See What HealthDay Can Do For You
Contact Us

Effects of n-3 PUFAs on Insulin Sensitivity Unclear

No effect on peripheral insulin sensitivity; modest improvement in hepatic insulin sensitivity

TUESDAY, April 14, 2015 (HealthDay News) -- Dietary n-3 polyunsaturated fatty acids (PUFAs), including eicosapentaenoic acid (EPA) and docosahexaenoic acid (DHA), do not appear to have clinically meaningful effects on peripheral or hepatic insulin sensitivity in insulin-resistant adults without diabetes, according to research published online April 7 in Diabetes Care.

Antigoni Z. Lalia, M.D., of the Mayo Clinic College of Medicine in Rochester, Minn., and colleagues conducted a randomized, double-blind study in which 31 insulin-resistant adults, without diabetes, received either 3.9 g/day EPA+DHA or placebo for six months. A hyperinsulinemic-euglycemic clamp with somatostatin was used to assess hepatic and peripheral insulin sensitivity. Insulin secretion and muscle mitochondrial function were also evaluated.

The researchers found that, compared with placebo, EPA+DHA did not affect peripheral insulin sensitivity, postprandial glucose disposal, or insulin secretion. A small, but significant, improvement in hepatic insulin sensitivity, determined from the suppression of endogenous glucose production by insulin, was observed for EPA+DHA compared with placebo. Neither EPA+DHA nor placebo influenced muscle mitochondrial function.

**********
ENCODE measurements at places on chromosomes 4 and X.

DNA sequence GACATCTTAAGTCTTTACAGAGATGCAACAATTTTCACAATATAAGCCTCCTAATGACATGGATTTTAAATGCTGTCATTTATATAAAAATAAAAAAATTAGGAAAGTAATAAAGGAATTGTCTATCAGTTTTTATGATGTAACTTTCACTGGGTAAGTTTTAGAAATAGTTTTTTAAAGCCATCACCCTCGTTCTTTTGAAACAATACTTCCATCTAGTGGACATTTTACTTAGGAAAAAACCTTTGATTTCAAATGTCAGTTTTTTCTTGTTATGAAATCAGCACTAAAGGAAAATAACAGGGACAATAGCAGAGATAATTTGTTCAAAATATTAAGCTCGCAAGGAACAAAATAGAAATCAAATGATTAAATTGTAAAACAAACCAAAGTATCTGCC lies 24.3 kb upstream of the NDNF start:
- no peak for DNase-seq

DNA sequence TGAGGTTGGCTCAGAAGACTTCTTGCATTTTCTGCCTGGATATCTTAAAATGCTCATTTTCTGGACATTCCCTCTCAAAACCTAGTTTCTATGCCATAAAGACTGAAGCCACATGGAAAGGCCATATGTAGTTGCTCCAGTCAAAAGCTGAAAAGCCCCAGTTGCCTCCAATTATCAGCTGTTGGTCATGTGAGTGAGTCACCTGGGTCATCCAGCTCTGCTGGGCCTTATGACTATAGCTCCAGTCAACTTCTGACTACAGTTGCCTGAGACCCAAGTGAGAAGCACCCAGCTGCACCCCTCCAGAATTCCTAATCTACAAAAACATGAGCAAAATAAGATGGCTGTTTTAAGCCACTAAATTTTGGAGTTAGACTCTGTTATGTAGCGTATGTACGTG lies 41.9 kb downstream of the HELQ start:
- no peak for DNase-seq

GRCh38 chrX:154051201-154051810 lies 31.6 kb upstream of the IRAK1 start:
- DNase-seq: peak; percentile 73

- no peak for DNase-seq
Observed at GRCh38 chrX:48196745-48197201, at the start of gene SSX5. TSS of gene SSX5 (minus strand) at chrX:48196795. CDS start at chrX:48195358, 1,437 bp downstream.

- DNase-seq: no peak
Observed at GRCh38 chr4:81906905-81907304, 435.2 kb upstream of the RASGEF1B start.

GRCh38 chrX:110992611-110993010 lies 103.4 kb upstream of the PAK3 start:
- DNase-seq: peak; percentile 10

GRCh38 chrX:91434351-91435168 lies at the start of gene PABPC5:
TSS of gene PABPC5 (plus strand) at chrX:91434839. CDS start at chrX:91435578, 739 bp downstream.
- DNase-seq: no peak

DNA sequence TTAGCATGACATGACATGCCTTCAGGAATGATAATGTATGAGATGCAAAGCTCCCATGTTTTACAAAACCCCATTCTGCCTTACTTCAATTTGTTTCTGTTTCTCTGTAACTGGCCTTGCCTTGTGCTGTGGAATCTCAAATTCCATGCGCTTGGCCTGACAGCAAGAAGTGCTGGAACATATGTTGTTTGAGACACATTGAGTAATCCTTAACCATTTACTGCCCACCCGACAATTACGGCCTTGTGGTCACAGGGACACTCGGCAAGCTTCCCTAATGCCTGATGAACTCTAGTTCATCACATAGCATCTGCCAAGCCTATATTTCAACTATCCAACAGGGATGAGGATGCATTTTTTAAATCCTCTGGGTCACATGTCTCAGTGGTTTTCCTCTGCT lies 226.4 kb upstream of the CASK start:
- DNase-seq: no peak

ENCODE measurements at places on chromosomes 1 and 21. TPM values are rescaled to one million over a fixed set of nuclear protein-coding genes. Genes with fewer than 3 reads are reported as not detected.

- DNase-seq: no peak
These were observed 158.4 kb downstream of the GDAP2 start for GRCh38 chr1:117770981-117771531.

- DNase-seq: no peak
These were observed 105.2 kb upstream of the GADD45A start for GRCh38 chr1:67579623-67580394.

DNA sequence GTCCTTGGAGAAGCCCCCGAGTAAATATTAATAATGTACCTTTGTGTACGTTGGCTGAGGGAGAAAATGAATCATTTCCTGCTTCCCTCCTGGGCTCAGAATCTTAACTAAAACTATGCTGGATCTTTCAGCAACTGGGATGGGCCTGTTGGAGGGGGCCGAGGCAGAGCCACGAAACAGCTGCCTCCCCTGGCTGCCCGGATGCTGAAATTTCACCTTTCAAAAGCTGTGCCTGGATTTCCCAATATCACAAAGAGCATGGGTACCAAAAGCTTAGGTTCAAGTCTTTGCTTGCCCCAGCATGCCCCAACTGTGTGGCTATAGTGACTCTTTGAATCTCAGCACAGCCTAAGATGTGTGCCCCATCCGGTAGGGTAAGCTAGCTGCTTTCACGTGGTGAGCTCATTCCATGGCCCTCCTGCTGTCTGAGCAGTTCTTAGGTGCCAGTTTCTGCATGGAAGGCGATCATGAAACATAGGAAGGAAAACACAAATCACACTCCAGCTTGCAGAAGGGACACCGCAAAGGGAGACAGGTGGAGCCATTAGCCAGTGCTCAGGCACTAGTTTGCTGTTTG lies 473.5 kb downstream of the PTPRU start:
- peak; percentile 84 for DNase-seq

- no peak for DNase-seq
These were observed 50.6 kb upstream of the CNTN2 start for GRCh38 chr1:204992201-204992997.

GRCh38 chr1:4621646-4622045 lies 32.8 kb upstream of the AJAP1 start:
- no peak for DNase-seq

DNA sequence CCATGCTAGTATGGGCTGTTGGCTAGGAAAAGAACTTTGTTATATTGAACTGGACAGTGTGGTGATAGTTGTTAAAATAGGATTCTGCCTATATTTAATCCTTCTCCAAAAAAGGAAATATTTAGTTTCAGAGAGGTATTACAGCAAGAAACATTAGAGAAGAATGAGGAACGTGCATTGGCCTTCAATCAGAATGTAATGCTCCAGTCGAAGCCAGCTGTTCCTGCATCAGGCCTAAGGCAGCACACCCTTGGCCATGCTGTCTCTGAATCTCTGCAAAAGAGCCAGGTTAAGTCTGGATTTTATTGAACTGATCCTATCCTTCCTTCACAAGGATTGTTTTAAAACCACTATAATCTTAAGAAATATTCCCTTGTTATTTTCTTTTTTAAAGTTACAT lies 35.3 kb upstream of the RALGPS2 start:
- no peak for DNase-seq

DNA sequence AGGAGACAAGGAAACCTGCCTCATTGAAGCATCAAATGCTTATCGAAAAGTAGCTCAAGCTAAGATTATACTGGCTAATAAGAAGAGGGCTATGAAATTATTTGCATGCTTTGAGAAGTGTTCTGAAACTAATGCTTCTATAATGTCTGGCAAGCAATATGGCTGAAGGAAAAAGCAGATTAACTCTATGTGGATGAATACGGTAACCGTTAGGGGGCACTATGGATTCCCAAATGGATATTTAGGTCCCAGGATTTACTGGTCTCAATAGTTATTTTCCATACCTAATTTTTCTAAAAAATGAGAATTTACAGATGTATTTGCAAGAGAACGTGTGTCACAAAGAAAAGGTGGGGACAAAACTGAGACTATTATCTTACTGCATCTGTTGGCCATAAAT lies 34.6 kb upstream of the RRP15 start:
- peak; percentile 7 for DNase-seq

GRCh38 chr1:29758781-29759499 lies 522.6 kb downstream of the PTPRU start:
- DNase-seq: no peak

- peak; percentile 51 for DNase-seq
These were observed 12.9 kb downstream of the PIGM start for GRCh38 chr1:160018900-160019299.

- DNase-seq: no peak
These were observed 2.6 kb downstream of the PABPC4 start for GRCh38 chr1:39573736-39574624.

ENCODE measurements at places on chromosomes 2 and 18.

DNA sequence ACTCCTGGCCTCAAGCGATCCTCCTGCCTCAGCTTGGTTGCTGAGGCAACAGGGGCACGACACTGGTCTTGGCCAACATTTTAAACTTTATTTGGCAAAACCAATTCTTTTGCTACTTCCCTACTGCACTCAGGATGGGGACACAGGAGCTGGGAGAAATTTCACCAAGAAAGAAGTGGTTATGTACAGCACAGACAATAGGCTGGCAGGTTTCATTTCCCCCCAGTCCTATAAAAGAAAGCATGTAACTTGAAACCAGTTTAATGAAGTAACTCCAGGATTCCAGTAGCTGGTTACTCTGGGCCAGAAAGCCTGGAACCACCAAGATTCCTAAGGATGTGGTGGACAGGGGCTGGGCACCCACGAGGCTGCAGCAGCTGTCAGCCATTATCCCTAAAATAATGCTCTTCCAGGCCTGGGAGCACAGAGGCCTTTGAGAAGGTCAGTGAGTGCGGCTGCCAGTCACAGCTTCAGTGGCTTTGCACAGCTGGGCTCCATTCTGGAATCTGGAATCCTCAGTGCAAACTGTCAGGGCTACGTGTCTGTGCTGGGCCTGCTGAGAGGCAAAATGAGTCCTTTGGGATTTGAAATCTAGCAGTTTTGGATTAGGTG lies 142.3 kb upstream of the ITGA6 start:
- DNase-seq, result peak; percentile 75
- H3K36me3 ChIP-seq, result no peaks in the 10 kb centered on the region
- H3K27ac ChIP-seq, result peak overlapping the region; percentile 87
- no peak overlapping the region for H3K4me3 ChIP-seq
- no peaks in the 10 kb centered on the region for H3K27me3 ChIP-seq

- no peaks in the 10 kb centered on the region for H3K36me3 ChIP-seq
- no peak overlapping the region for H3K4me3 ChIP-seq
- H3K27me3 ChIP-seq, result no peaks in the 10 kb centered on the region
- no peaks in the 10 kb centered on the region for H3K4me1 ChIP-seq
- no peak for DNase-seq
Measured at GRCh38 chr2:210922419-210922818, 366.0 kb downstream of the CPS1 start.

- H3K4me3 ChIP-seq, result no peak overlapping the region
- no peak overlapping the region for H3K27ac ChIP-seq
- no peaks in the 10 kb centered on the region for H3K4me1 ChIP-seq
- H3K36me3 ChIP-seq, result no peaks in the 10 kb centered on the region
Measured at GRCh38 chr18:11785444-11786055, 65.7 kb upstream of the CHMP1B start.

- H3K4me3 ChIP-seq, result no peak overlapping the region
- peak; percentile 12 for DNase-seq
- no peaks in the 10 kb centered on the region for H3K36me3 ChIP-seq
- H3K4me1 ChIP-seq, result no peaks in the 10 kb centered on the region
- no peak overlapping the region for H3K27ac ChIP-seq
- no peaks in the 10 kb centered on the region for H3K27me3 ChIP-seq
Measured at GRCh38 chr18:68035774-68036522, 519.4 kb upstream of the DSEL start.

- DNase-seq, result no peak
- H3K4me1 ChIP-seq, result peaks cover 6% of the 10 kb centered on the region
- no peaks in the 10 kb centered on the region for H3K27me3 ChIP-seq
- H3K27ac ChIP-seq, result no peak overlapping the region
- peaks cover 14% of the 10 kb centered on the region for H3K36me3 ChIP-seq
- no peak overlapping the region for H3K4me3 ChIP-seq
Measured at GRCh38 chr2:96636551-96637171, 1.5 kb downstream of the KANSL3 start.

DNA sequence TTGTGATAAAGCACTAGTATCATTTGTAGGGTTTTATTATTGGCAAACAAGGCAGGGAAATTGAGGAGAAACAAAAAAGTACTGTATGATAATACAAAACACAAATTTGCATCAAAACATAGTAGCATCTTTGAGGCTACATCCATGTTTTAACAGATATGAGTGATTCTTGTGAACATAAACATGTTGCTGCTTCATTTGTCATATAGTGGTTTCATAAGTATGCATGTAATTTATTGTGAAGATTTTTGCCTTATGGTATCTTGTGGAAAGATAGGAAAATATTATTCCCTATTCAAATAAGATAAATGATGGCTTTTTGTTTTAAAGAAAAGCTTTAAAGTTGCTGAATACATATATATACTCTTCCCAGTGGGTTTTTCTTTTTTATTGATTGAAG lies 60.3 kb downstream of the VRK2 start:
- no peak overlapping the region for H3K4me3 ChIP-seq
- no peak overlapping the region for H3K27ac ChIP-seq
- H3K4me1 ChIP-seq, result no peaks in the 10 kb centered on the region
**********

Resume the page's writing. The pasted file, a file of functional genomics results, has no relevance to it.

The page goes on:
"This study demonstrates that dietary EPA+DHA does not improve peripheral glucose disposal, insulin secretion, or skeletal muscle mitochondrial function in insulin-resistant nondiabetic humans," the authors write. "There was a modest improvement in hepatic insulin sensitivity with EPA+DHA, but this was not associated with any improvements in clinically meaningful outcomes."

One author is a member of the Scientific Advisory Board of Sancilio and Company, which supplied materials for the study.

Full Text (subscription or payment may be required)

Physician's Briefing


HealthDay is the world’s largest syndicator of health news and content, and providers of custom health/medical content.

Consumer Health News

A health news feed, reviewing the latest and most topical health stories.

Professional News

A news feed for Health Care Professionals (HCPs), reviewing latest medical research and approvals.